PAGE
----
Week of delicious meals: Part III

Yuji Ramen is a small start-up that’s received a lot of press in the city recently. Besides starting a small stand at Brooklyn’s Smorgasburg this spring, they’ve also been operating a small pop-up shop here at the Bowery Whole Foods. Until then, they’ve been raising funds for their permanent location, which included starting a Kickstarter fund!

Which is how my co-worker got an extra ticket for me at one of chef Yuji’s RSVP-only omakase dinners.

The omakase is 5 courses, each with a themed protein.

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You start off with a little dish of house-picked veggies.

Simple! Tart. Yummy… I finished this little paper board right away but realized too late that it would’ve been smart to eat these as a palate-cleanser in between courses…  2013-05-08 18.17.29 House cured salmon with camembert cheese, heavy cream, lemon oil and salmon skin on ramen. On top is juilienned shiso leaf, toasted nori and some furikake-like seasoning. I’m still getting used to fish but this salmon was beautiful and a pleasure to eat. Not fishy at all! The texture of these noodles is just fantastic- bouncy and al dente. 
2013-05-08 18.25.20The salmon mazemen was a great riff on “breakfasty” lox and cream cheese flavors. Qho knew cheese could be so good on ramen noodles?

Next up was house-made squid ink oricchette pasta with a savory squid ragu.

Oricchette pasta is a tiny, ear-shaped pasta with a little divet in the middle. At Yuji’s, they are made with little ridges to catch the sauce, also making them look like small black shells. Again, very clever presentation. The squid was cooked tender and ground very fine before it was cooked down for the tomato-based ragu.

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Also with a breakfast touch, the squid oricchette was topped with an herbed, english muffin crumble.

Next up was the uni, or sea urchin, course. I’d never had it before! Its like eating a buttery, oystery foam. In this case the uni was served in the form of a ravioli made with ramen dough. It was stuffed with uni, and then topped with more uni.

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Shiso, nori, and this time nasturtium petals garnish the ravioli, and it is finished with a ponzu-based sauce (citrusy soy sauce… one of my favorites). It was creamy, buttery, smooth, and just a little bit sweet and tart from the sauce.

The next oyster based dish was definitely one of the most experimental! This time we received two bowls. The one picture below is the first – featuring chilled cubes of ramen broth gelatin, ponzu dashi gelee, oyster, cucumber, celery, and torched bacon.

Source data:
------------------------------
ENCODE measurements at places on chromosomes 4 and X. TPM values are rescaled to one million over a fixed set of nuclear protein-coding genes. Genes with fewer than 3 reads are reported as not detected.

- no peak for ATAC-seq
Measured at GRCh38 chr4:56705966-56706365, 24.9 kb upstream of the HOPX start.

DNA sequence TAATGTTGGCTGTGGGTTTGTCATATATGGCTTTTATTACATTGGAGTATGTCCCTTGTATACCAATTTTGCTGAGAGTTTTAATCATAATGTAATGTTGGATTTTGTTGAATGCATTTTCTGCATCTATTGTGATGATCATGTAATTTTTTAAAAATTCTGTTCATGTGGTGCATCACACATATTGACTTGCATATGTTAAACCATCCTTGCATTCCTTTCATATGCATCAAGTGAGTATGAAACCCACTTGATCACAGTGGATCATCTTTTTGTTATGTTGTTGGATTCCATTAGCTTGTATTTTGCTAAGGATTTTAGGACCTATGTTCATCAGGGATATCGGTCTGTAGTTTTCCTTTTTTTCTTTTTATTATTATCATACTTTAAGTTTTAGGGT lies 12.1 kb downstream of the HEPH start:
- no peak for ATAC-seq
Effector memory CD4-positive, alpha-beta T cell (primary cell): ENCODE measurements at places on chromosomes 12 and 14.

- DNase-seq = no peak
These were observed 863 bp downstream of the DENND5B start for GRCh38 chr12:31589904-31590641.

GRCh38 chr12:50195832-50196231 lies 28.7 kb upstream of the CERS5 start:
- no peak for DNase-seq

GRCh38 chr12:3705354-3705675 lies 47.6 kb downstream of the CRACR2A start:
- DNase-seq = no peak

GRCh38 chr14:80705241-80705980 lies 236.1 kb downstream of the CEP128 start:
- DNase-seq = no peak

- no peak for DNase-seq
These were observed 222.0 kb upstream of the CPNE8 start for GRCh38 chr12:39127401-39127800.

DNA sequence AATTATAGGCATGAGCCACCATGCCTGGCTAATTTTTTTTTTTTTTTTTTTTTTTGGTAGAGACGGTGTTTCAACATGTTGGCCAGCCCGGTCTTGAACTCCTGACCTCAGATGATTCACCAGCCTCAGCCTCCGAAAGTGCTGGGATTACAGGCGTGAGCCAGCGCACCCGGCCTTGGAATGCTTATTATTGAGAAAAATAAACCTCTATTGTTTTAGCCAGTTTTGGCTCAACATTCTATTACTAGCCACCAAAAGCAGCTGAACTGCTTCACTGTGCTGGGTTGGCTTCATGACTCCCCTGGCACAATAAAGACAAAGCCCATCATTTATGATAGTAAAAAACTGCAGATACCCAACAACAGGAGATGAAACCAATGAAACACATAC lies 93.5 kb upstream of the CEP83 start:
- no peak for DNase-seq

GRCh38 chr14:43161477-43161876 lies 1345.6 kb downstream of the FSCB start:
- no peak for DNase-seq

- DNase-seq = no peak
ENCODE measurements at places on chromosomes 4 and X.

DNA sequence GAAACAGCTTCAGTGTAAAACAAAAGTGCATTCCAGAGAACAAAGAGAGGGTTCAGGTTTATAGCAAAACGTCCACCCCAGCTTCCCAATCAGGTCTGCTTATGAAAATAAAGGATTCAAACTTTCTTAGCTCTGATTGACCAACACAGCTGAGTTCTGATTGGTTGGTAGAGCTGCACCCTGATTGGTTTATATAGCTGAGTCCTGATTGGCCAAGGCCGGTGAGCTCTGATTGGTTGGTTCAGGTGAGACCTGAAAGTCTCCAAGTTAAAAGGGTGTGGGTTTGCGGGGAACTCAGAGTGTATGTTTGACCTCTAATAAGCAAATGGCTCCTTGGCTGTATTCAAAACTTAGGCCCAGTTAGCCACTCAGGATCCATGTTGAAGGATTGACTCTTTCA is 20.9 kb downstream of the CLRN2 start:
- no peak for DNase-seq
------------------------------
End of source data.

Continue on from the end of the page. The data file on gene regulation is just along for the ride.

2013-05-08 18.59.53We were then instructed to tip the contents of this glass bowl into a separate dish of hot ramen noodles. The gelatin started melting immediately upon contact.
2013-05-08 19.01.44 The best part was taking a bite of ramen with the raw oyster at the same time. It was like getting a BURST of ocean, and sea-salt. The saltiness cut through the lip-smacking fat coating the noodles.. with a gentle crunch from the cucumber.

In prepping for the next course, an array of tiny, single-serving french presses were brought out. Again, the breakfast inspiration!

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To start, chef Yuji torched fresh mussels until the shells were opened and just a bit charred.
2013-05-08 19.10.04 The mussels were then separated, with the shells placed in the french presses, along with bonito flakes, and later, ramen broth.

Prepping the ramen with a sprinkling of more bonito.
2013-05-08 19.11.29Letting the broth steep for a bit, we were invited to “press” and strain the broth.
2013-05-08 19.13.46 Right into a waiting bowl of noodles, much thinner than the mazemen noodles, and also including some of the torched mussel meat from earlier. 2013-05-08 19.17.48

The shells gave the broth a very smokey, deep flavor, and the bite of oyster brought me back to the herbal soups that my grandma used to make. I much prefer this type of broth over the heavy, gelatinous tonkotsu broths that make my tummy hurt. This was light and flavor-rich… and tastes like home.

To end, while the photos look fabulous and decadent, the experience itself was wonderfully on the low-down and totally unpretentious. Remember that we were sitting right on the counter, just like at any lunch counter, and people would sometimes stop and look over our shoulders to see what was what.

Best of all, my co-worker and my talky selves got to chat with the chefs right over the counter and were comfortable asking any and all the questions we wanted. There was no divide between consumer and producer. It was clear that they love talking about food.

Luckily for you, Yuji has just extended their lease at the Bowery Whole Foods until the end of the summer! Tickets just went on sale so you can still reserve your seats for one of their tastings until August! It’s about $40 per seat and will sell out real fast.


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